Please listen to our podcast on COVID-19, telehealth, reimbursements, billing, and our response.
Please download our summary of coding and reimbursement during the COVID-19 pandemic:
For a comprehensive summary of the changes to telemedicine, including billing changes, applicable during the COVID-19 public health emergency, please download the following bulletin:
CMS Billing Tip: CMS will pay at the professional (higher) rate for telemedicine visits if the service is billed using the Place of Service (POS) 11 - Physicians' Office. CMS is requesting that you append the -95 modifier to indicate that it was a service performed via telemedicine. Do NOT use POS -02 as it will be paid at the lower, facility rate.
A: On April 30, CLIA issued comprehensive guidance that includes types of tests, where to order and perform tests, and how to bill COVID-19 tests.
A: This CMS document shows under the header “Virtual Check-Ins & E-Visits” the appropriate billing codes to use for patient engagements via the telephone. For telephone evaluation and management services provided by a physician (CPT 99441-99443) and telephone assessment and management services provided by a qualified nonphysician healthcare professional (CPT 98966-98968). These codes are only available to established patients but may be furnished using audio-only devices.
NEW INFORMATION (4/30/2020): CMS increases payment for audio only phone calls to match office visit codes. The regulations have not been posted yet. That should come out in the next couple of days.
CMS previously announced that Medicare would pay for certain services conducted by audio-only telephone between beneficiaries and their doctors and other clinicians. Now, CMS is broadening that list to include many behavioral health and patient education services. CMS is also increasing payments for these telephone visits to match payments for similar office and outpatient visits. This would increase payments for these services from a range of about $14-$41 to about $46-$110. The payments are retroactive to March 1, 2020.
A: The Trump Administration expanded Medicare telehealth coverage that will enable beneficiaries to receive a wider range of health care services from their doctors without having to travel to a health care facility. Beginning on March 6, 2020, Medicare—administered by CMS—will temporarily pay clinicians to provide telehealth services for beneficiaries residing across the entire country.
CMS has several FAQs related to services associated with the COVID-19 pandemic answered in this document.
Many private health insurance plans have followed this movement and eased restrictions to facilitate care during this public health emergency. Coverage, rules, and guidelines are continually evolving and are benefit plan and payer specific. It is recommended to check with your payers on their specific telemedicine payment and policy guidelines.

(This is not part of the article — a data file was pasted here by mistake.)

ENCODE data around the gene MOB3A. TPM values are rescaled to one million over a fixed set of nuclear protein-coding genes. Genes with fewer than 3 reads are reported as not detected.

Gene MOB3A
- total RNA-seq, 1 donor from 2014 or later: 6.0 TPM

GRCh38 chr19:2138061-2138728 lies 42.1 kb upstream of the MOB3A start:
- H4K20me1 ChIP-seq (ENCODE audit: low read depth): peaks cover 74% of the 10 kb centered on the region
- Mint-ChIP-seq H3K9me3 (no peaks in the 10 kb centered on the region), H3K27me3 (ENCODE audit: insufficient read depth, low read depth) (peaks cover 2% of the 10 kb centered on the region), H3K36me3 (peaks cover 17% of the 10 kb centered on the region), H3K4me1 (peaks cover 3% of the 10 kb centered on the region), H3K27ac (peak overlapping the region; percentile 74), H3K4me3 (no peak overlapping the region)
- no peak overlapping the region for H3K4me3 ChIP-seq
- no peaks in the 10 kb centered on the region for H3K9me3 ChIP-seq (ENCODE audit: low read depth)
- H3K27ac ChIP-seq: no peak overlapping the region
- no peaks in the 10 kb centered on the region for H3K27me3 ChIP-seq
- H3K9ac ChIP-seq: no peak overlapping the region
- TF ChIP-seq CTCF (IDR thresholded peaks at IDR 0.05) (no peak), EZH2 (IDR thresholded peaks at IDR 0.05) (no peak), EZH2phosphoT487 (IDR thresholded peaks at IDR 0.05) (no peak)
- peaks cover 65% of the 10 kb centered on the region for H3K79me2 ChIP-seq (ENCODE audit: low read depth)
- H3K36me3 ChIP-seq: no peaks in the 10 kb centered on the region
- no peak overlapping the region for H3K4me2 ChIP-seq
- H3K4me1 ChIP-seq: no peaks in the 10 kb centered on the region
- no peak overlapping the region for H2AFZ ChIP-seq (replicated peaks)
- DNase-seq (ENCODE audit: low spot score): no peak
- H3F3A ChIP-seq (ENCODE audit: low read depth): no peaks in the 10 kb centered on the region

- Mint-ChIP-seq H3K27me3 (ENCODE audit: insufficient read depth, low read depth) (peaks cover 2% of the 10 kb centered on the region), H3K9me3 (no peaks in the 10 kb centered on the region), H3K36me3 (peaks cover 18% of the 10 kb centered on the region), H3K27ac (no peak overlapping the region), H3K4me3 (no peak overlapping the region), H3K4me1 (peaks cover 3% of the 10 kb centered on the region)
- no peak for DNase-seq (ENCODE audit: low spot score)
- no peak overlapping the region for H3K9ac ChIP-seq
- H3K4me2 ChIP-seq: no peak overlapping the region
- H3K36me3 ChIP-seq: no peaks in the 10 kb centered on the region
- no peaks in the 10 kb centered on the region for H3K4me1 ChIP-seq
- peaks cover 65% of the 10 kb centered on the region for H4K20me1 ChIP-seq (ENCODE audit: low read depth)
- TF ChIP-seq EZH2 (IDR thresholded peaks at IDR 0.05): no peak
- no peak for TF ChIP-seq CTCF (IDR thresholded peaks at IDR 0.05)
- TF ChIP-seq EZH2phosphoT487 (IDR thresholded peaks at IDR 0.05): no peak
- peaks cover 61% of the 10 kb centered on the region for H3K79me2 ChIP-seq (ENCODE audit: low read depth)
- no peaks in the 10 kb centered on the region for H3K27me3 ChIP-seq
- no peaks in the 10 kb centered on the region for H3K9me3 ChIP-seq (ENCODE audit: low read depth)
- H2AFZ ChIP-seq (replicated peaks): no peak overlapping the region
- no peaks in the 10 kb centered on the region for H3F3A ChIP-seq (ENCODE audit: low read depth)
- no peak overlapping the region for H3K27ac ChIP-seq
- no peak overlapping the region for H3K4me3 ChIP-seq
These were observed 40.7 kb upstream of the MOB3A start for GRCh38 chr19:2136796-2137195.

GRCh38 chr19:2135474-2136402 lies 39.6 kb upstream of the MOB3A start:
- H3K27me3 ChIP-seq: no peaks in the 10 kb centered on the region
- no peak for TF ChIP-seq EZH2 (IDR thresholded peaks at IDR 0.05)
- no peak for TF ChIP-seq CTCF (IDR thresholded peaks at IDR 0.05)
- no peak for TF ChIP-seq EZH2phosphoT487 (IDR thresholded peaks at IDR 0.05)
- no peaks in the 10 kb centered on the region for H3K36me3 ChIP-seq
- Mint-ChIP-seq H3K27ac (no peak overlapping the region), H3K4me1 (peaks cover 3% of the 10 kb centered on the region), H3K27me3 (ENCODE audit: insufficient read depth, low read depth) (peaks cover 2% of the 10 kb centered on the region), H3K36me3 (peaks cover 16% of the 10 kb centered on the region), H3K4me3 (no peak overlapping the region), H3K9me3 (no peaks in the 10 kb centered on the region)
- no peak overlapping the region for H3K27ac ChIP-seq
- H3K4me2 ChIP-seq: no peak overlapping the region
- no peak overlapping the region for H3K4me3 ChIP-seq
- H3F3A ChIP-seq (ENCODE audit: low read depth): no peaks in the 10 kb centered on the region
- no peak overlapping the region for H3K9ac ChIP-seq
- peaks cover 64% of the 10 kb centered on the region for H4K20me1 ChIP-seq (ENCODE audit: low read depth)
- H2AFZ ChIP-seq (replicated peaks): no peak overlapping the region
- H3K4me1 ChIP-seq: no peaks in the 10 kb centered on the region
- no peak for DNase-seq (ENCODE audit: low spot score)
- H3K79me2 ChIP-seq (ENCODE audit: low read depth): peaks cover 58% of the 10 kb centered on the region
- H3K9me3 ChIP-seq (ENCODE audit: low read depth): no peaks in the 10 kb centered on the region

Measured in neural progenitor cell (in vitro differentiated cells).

A: See Cost-sharing at the bottom of page 3 for specific modifier use: https://www.cms.gov/files/document/se20011.pdf. Also, continue to look at specific payer sites for billing updates. For example, Cigna wants the CS and specific diagnosis, and other payers may have specific requirements (links provided below).
SUMMARY: We are changing Medicare payment rules during the Public Health Emergency (PHE) for the COVID–19 pandemic so that physicians and other practitioners, home health and hospice providers, inpatient rehabilitation facilities, rural health clinics (RHCs), and federally qualified health centers (FQHCs) are allowed broad flexibilities to furnish services using remote communications technology to avoid exposure risks to health care providers, patients, and the community. We are also altering the applicable payment policies to provide specimen collection fees for independent laboratories collecting specimens from beneficiaries who are homebound or inpatients (not in a hospital) for COVID–19 testing. We are also expanding, on an interim basis, the list of destinations for which Medicare covers ambulance transports under Medicare Part B. In addition, we are making programmatic changes to the Medicare Diabetes Prevention Program (MDPP) and the Comprehensive Care for Joint Replacement (CJR) Model in light of the PHE, and program-specific requirements for the Quality Payment Program to avoid inadvertently creating incentives to place cost considerations above patient safety. This IFC will modify the calculation of the 2021 and 2022 Part C and D Star Ratings to address the expected disruption to data collection and measure scores posed by the COVID–19 pandemic and also to avoid inadvertently creating incentives to place cost considerations above patient safety. This rule also amends the Medicaid home health regulations to allow other licensed practitioners to order home health services, for the period of this PHE for the COVID–19 pandemic in accordance with state scope of practice laws. We are also modifying our under arrangements policy during the PHE for the COVID– 19 pandemic so that hospitals are allowed broader flexibilities to furnish inpatient services, including routine services outside the hospital.
A: This link provides the latest information for properly billing for COVID-19 related healthcare services. The World Health Organization (WHO) established a new diagnosis code U07.1 for COVID-19. The original effective date was set for October 1, 2020. Given the urgent need to capture reporting of this condition, the Centers for Disease Control (CDC), changed the effective date of the new diagnosis to April 1, 2020.